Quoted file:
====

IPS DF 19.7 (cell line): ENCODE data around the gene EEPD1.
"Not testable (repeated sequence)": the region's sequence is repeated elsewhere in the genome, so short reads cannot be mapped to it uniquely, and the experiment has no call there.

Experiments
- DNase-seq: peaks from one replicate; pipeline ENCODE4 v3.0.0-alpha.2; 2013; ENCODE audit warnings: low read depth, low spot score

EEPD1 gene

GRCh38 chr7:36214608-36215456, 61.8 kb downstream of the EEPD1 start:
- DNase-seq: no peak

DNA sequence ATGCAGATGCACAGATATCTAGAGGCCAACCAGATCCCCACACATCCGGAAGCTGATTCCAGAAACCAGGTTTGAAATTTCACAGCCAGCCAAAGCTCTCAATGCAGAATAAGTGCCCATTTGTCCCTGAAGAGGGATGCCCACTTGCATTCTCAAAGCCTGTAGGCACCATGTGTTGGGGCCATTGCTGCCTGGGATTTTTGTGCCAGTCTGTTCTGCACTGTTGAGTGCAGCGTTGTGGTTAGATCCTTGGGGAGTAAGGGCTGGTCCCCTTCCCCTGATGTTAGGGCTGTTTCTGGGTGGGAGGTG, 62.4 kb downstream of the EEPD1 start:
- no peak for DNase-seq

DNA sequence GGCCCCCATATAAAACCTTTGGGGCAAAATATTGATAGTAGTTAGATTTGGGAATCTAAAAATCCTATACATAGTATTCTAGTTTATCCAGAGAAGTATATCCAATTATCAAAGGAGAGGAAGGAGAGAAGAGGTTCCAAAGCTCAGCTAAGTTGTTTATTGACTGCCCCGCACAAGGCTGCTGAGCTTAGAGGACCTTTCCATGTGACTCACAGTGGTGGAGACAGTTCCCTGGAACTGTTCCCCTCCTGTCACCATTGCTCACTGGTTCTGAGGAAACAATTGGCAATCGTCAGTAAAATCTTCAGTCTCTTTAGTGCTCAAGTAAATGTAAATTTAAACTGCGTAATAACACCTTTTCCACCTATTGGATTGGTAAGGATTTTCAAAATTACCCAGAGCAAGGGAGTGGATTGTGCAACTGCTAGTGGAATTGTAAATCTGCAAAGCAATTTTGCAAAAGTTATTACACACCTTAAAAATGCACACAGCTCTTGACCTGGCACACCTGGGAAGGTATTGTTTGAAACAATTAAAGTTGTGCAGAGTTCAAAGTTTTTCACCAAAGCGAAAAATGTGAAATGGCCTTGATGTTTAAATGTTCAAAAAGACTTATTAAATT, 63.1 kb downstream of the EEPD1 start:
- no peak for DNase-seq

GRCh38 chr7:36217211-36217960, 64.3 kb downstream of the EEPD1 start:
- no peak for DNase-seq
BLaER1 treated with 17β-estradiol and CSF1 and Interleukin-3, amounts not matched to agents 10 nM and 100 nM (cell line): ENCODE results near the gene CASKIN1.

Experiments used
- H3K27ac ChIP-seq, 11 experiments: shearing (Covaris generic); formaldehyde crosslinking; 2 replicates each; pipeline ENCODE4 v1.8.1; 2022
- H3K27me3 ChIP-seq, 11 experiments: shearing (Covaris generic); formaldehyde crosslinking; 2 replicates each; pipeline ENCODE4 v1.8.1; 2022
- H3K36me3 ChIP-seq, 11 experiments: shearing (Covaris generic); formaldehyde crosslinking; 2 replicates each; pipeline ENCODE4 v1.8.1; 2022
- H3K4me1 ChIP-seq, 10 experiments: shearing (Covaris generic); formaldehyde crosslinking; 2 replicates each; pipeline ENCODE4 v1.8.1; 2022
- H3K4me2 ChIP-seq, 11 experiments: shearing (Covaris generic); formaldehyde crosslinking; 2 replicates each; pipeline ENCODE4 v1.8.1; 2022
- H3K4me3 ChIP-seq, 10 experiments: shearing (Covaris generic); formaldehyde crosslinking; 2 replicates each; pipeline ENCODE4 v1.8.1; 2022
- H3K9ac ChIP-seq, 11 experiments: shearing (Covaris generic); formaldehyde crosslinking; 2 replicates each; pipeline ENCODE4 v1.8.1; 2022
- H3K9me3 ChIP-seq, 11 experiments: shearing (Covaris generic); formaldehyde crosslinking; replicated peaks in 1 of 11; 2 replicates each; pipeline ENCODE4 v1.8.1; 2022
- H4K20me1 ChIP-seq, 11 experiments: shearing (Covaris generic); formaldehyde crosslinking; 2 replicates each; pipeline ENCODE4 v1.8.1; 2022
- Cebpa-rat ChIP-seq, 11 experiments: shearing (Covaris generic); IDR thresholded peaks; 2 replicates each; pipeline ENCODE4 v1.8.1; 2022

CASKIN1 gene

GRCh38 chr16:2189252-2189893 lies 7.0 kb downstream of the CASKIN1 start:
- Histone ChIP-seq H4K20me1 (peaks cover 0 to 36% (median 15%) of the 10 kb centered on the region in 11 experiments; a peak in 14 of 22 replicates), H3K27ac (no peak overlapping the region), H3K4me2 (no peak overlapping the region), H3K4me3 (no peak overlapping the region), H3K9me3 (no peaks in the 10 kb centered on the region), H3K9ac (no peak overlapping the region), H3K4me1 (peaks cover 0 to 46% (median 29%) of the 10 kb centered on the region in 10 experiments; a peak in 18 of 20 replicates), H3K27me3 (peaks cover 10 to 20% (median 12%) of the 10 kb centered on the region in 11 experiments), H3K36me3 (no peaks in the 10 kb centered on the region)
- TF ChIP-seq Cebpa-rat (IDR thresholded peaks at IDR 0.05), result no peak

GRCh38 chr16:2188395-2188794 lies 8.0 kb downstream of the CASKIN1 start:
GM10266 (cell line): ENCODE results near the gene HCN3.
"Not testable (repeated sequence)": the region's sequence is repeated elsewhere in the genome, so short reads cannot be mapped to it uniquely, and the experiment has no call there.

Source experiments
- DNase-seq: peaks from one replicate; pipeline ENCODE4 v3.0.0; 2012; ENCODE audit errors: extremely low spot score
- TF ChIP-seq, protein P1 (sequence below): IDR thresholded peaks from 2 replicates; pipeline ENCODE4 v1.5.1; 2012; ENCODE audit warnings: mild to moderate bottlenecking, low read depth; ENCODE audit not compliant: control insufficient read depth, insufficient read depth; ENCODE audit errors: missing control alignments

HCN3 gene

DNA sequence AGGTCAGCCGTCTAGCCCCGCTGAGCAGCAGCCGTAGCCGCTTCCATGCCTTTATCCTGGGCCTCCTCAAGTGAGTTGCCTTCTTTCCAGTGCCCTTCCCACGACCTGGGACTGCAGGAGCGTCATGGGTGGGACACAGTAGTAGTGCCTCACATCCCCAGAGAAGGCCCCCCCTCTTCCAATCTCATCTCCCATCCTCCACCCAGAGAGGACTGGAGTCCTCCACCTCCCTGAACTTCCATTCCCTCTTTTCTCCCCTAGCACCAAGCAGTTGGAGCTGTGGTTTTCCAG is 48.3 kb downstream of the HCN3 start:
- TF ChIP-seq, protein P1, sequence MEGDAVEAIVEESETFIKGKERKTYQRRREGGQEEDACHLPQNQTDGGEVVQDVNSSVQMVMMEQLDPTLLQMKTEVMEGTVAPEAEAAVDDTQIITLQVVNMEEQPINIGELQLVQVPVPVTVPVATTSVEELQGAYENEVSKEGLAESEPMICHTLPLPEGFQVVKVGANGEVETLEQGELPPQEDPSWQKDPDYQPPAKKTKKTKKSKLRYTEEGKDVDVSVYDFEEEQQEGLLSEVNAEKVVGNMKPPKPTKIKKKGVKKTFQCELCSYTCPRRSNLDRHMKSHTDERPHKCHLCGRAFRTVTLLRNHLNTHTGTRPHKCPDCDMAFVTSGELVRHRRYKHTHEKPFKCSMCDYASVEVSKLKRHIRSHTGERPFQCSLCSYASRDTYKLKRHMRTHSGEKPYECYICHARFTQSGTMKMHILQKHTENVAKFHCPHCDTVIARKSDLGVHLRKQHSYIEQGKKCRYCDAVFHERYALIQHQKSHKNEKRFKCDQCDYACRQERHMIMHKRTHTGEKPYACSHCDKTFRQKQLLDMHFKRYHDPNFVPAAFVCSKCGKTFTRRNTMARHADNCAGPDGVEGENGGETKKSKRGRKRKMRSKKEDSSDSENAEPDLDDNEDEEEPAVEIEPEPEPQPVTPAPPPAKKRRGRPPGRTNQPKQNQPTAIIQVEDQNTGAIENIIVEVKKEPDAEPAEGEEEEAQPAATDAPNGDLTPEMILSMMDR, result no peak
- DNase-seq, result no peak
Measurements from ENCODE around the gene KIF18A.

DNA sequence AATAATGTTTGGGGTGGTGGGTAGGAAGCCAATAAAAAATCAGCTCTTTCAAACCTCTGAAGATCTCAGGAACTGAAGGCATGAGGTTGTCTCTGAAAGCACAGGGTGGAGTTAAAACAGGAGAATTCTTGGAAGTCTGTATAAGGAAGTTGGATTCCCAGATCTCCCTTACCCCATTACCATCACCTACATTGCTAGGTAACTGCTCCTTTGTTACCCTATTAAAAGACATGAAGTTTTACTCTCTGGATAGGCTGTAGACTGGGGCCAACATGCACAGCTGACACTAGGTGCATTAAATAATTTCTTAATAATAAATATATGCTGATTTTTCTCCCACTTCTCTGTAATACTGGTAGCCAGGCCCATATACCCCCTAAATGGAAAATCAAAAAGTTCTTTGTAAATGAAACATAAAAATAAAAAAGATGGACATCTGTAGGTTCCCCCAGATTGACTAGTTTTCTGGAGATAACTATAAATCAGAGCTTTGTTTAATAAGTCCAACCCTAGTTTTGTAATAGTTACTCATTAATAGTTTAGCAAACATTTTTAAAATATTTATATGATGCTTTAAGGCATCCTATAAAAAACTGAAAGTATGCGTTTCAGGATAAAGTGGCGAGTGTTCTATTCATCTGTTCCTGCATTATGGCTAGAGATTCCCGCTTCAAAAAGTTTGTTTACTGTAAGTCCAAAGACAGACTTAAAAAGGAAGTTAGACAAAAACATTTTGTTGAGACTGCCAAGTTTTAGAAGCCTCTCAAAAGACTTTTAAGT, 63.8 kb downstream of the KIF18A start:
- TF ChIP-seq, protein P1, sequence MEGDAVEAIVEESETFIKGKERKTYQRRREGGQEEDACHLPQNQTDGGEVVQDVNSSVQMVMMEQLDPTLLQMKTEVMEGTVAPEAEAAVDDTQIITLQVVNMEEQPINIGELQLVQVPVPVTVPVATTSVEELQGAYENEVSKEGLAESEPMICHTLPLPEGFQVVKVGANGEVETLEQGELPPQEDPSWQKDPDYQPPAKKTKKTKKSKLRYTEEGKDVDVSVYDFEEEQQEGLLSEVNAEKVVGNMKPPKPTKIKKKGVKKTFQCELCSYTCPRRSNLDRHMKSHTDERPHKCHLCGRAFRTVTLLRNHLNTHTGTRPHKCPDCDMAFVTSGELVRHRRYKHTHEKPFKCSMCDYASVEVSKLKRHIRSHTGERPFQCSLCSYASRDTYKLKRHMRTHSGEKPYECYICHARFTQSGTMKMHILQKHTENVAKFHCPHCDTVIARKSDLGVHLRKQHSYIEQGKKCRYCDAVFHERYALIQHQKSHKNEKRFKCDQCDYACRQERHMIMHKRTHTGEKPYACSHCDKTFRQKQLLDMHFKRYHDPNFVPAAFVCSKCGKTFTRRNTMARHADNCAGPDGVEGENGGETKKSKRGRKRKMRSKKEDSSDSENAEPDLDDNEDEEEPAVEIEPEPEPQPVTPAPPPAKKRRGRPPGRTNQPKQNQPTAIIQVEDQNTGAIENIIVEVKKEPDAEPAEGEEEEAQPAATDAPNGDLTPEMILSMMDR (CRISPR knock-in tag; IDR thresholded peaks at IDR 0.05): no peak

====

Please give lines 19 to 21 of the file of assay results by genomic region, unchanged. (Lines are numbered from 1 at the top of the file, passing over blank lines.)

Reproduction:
- H3K4me1 ChIP-seq, 10 experiments: shearing (Covaris generic); formaldehyde crosslinking; 2 replicates each; pipeline ENCODE4 v1.8.1; 2022
- H3K4me2 ChIP-seq, 11 experiments: shearing (Covaris generic); formaldehyde crosslinking; 2 replicates each; pipeline ENCODE4 v1.8.1; 2022
- H3K4me3 ChIP-seq, 10 experiments: shearing (Covaris generic); formaldehyde crosslinking; 2 replicates each; pipeline ENCODE4 v1.8.1; 2022